Francesca 'Frahn' Koerner
Francesca 'Frahn' Koerner

Francesca 'Frahn' Koerner

(504) 261-7227
Francesca "Frahn" Koerner is a mixed media artist who was born and educated in New Orleans, Louisiana. She received a Bachelor of Fine Arts degree in painting with a minor in photography from Tulane University. In 1997, she received a Master of Fine Arts degree from the University of New Orleans, again majoring in painting with a minor in photography. Koerner has taught both at Tulane University and the University of New Orleans. She is currently based and working in New Orleans, LA. Her work has been shown both nationally and internationally and can be viewed on the web at

Koerner grew up in New Orleans and spent time exploring the natural areas along the Mississippi Gulf coast. The visual and cultural environment of the region has been an influence in her work. Colors from the semi tropical area and rhythmic patterns inspired by those in nature have been repetitive motifs in her paintings. An early Catholic upbringing, spiritual symbolism, Buddhist Philosophy, and mystical experiences inspire her. She uses imagery such as water, boats, horses, and the human figure. Her symbolic work alludes to magic realism and a continuing interest in metaphysical evolution. She could be categorized as fitting into the Psychedelic or Optical and Visionary Art movement.

In 2008 Koerner co created "The Apostolic Project.” This Collaborative mixed media Installation involved filling a flooded and gutted house in the 9th Ward area of New Orleans with thousands of hand folded paper boats. Koerner recently finished a photography/puzzle series. Her photographs of rituals and the natural world were made into puzzles. She then rearranged pieces of the puzzles in order to visually break up the space of the image and to layer conceptual meaning.

Koerner has been included in the “Project to Document the Lives of Newcomb Educated Artists.” In 2001, She was one of the artists representing the USA for the Biennale Internazionale Dell’ Arte Contemporanea in Florence, Italy. In 2002, she was represented in the Contemporary Arts Center Show “Digital Louisiana.” This show was curated by David S. Rubin, past Curator of Visual Arts for the Contemporary Arts Center in New Orleans, Louisiana and now the Brown Foundation Curator for Contemporary Art in San Antonio, Texas. The exhibit showcased the Contemporary Fine Art of many Louisiana born artists who incorporate the use of a computer in their artwork. From 2002-2006 Koerner’s work was exhibited in the Louisiana Governor’s Mansion. She was an American Artist chosen for the 2004 Austrian Artist Exchange Group show held in Innsbruck, Austria. In 2006 she was awarded a two month Artist Residency from the Santa Fe Art Institute of Santa Fe in New Mexico. It was funded in part by the Pollock-Krasner Foundation. In 2008-2009 she was awarded a yearlong studio residency at Louisiana ArtWorks, funded by the Joan Mitchell Foundation. In 2009 she was one of 18 alumni who were picked to be included in the University of New Orleans’s show H x W x D – Thirty Years of MFA at UNO. In 2010 Koerner was nominated by her state to be included on, which is an online resource “spotlighting outstanding artists living and working in the region.”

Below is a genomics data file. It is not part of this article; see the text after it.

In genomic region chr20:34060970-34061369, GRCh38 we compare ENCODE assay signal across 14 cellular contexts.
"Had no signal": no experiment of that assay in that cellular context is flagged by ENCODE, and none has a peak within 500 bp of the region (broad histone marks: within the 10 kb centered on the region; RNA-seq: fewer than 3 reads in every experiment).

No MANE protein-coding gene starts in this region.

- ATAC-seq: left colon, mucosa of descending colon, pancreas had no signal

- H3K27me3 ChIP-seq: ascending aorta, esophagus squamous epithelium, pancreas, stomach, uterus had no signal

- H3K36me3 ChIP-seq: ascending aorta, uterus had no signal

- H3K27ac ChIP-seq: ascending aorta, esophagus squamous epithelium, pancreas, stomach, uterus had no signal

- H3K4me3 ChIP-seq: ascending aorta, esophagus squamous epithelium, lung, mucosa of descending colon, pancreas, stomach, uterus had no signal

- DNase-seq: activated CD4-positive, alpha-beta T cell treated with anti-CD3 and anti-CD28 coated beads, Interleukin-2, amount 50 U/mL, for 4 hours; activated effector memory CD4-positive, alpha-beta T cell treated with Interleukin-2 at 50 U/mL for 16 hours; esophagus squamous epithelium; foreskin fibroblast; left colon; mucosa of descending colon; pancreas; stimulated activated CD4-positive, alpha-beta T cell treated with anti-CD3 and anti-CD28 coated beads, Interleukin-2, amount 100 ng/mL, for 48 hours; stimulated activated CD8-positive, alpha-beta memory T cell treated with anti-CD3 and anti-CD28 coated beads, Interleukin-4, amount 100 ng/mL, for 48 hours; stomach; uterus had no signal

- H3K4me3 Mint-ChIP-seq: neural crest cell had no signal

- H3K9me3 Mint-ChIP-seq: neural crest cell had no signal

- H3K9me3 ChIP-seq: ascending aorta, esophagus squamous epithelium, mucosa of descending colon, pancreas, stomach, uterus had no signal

“As a painter, Koerner uses the computer as a “virtual sketchbook,” a tool for fleshing out ideas. In developing a painting, Koerner may create as many as one hundred computer mockups in which she experiments with multiple possibilities for color, scale, and composition. She begins a painting by pouring paint onto a canvas or wood panel, photographs the initial layer, and scans the image onto a computer. Next she integrates imagery from a variety of sources in her everyday environment into the mix, and manipulates the visual data. She then photographs the painting again and repeats the process until satisfied with the results. A finished painting is then based on the computer data but never replicates it.

Koerner is as interested in the layering of meanings as she is of forms, and the amalgam of images in her paintings represents a personal lexicon of emotional, psychological, and spiritual symbolism. Memory and nostalgia, for example are reflected in decorative patterning that she copied from an architectural motif at a church that she visited in Budapest, while the recurring image of a horse refers to her experience of riding horses during childhood.”

- David Rubin; “Digital Louisiana” catalogue (2002)